Spring 2017  |  AFRO 3002 Section 001: West African History: 1800 to Present (50762)

Class Component:
3 Credits
Grading Basis:
Student Option
Instructor Consent:
No Special Consent Required
Instruction Mode:
In Person Term Based
Class Attributes:
UMNTC Liberal Education Requirement
Meets With:
HIST 3455 Section 001
Times and Locations:
Regular Academic Session
01/17/2017 - 05/05/2017
Mon, Wed, Fri 11:15AM - 12:05PM
UMTC, West Bank
Blegen Hall 335
Also Offered:
Course Catalog Description:
West African history from late 18th century to present. Past/profound changes including new 19th century state formation, European colonialism, post-colonial issues.
Class Notes:
Class Description:
This course, which is deeply and firmly rooted in the African past, also is current and relevant for Africa and its people of today and tomorrow. It provides, for example, the historical information for understanding and evaluating the reasons for poor West African (and continental) governance institutions since the l960s, as well as the move toward better governments becoming visible today. We look at how West Africans managed the tensions, wars, reconciliation and peace efforts from the nineteenth century on, including the historical causes of recent wars in Liberia and Sierra Leone and the current period of reconstruction in both countries. Study of the economies of the West African past are key to formulating policy for the future. Students planning travel, course work, or internships in West Africa and students with African backgrounds, will find valuable and timely historical information about the places they know or will visit. This can contribute to providing the building blocks of development and future planning which meets people "where they are" and therefore increases the chances for success.This information can also help understanding and planning for other parts of the continent.Themes of this course include the study of continuities with the pre-nineteenth century African past, and the profound, even revolutionary changes of the late nineteenth and most of the twentieth centuries. We identify the building blocks of West African society, which in turn makes visible the historical West African institutions for regulating representative governments. We study too, the organizations West Africans (and other Africans) developed for managing foreign relations. We study the impact of increasing contact with the Atlantic World, the continued spread of Islam, the European and American Industrial Revolution, the impact of colonial rule and the drastic changes in political and economic organization in West Africa in the last two hundred years. These have led to a very difficult post-colonial period in the last forty-five years.There are signs today, however, of hope, of difficult lessons learned, clearer indications of concrete roads to take towards a healthy, fruitful West African future.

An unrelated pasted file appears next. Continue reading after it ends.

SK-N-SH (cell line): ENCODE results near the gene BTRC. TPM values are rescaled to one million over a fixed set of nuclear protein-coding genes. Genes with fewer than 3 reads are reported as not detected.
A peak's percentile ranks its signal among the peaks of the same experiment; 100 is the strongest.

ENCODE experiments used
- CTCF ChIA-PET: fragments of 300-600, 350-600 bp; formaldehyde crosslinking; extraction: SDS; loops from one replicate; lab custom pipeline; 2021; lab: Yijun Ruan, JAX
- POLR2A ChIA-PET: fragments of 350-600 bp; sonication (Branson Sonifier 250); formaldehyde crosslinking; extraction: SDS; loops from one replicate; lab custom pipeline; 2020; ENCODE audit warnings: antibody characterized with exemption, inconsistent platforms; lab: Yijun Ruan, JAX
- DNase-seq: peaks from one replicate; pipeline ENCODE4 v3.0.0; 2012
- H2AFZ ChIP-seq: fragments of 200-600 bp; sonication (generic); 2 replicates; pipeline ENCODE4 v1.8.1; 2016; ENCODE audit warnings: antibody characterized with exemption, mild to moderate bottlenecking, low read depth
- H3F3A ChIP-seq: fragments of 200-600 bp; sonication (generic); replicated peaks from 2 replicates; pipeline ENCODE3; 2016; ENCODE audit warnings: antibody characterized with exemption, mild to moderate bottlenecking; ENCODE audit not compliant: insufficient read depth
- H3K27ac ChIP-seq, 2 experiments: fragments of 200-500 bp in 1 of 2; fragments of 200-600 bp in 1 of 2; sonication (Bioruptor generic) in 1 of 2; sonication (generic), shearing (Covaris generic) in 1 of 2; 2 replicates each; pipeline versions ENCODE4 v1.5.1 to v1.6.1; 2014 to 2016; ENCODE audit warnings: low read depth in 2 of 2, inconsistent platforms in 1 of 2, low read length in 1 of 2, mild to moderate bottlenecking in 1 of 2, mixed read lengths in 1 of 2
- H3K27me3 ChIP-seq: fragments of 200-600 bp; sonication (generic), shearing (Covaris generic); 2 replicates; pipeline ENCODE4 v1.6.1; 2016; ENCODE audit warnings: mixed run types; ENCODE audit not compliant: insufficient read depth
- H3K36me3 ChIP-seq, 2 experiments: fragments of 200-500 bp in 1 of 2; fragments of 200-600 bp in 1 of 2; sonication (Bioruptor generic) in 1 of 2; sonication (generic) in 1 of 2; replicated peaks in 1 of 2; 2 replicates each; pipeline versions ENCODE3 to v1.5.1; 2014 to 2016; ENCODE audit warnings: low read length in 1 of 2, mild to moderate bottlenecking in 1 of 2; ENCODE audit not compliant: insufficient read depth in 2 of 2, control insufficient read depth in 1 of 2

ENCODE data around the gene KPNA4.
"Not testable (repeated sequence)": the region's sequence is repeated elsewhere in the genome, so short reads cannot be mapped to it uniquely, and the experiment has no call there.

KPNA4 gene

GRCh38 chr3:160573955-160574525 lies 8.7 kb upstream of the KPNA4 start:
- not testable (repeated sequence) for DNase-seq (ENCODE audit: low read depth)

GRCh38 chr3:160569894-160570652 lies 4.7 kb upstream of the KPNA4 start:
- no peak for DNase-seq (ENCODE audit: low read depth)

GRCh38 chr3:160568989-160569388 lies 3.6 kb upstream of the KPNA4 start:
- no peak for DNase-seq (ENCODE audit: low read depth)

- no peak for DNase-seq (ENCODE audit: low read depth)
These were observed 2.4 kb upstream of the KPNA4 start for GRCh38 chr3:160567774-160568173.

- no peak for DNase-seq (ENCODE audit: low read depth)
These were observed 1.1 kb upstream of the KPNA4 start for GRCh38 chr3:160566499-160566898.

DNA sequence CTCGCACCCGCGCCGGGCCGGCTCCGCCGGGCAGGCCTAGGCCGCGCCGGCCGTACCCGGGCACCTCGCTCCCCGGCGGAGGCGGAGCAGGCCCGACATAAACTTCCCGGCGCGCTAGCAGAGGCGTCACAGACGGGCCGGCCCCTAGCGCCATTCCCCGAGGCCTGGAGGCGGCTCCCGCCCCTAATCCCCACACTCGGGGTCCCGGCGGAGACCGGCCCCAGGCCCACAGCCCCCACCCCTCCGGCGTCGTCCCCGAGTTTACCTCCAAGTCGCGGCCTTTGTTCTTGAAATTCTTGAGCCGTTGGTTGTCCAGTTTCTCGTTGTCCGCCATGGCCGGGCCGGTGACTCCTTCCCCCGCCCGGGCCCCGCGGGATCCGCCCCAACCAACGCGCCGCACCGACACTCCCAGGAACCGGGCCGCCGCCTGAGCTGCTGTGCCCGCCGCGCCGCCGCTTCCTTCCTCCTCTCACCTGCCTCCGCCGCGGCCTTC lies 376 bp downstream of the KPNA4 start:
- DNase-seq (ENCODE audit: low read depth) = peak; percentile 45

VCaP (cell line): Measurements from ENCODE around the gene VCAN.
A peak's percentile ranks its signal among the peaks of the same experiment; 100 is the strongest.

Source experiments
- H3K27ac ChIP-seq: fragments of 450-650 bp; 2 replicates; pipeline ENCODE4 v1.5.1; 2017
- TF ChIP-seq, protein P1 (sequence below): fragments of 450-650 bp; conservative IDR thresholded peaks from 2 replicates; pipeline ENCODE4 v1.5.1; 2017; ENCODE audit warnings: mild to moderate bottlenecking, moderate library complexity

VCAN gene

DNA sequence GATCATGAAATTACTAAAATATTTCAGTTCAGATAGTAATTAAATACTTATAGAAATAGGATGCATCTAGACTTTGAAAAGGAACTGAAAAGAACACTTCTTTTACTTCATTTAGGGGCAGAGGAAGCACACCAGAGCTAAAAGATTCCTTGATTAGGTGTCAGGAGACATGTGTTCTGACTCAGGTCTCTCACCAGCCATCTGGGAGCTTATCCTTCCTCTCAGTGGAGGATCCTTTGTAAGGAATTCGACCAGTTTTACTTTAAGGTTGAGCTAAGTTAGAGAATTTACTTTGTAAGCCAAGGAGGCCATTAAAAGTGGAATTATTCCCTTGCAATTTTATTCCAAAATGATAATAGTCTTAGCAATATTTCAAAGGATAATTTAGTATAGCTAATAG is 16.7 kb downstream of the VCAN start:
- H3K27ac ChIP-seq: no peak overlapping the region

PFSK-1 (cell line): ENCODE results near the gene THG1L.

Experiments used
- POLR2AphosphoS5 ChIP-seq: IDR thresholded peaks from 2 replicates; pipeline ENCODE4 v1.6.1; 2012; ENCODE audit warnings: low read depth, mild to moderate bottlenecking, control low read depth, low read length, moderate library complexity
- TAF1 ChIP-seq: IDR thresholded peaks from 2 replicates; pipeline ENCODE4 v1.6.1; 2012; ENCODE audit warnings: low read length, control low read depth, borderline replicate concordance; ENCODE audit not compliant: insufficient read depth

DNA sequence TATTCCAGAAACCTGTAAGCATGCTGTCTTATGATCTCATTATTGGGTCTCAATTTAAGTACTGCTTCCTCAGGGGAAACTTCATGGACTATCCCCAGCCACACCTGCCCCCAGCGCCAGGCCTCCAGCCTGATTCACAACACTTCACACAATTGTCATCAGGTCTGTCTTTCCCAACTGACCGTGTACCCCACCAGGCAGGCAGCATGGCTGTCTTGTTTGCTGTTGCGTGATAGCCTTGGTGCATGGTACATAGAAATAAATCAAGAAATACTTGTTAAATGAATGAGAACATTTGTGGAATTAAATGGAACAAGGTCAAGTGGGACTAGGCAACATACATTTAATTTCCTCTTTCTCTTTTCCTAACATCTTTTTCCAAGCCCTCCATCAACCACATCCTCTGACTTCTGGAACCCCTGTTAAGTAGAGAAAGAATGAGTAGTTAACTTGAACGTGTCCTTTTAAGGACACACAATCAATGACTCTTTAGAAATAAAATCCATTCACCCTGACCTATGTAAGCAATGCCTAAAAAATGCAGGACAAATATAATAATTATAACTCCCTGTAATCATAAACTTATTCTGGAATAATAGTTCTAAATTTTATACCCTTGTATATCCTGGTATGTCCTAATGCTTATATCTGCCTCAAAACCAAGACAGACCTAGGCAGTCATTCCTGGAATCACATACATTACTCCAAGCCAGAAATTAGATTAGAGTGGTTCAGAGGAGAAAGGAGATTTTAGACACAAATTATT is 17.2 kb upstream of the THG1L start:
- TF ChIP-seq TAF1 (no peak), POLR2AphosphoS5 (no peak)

25% Midterm Exam
25% Final Exam
50% Reports/Papers
Exam Format:
identification of terms, essays. both have elements of choice within the questions
Class Format:
55% Lecture
20% Film/Video
15% Discussion
10% Small Group Activities We use written works and oral traditions and oral history as sources of our information, along with videos.
40 Pages Reading Per Week UP TO 11 Pages Writing Per Term
2 Exam(s)
2 Paper(s)
Other Workload: regular class attendance, sharing of any personal knowledge of Africa with other students,participation in class discussions,completion of 4 identification sheets for discussion & review
Instructor Supplied Information Last Updated:
11 November 2011

ClassInfo Links - Spring 2017 African Amer & African Studies Classes

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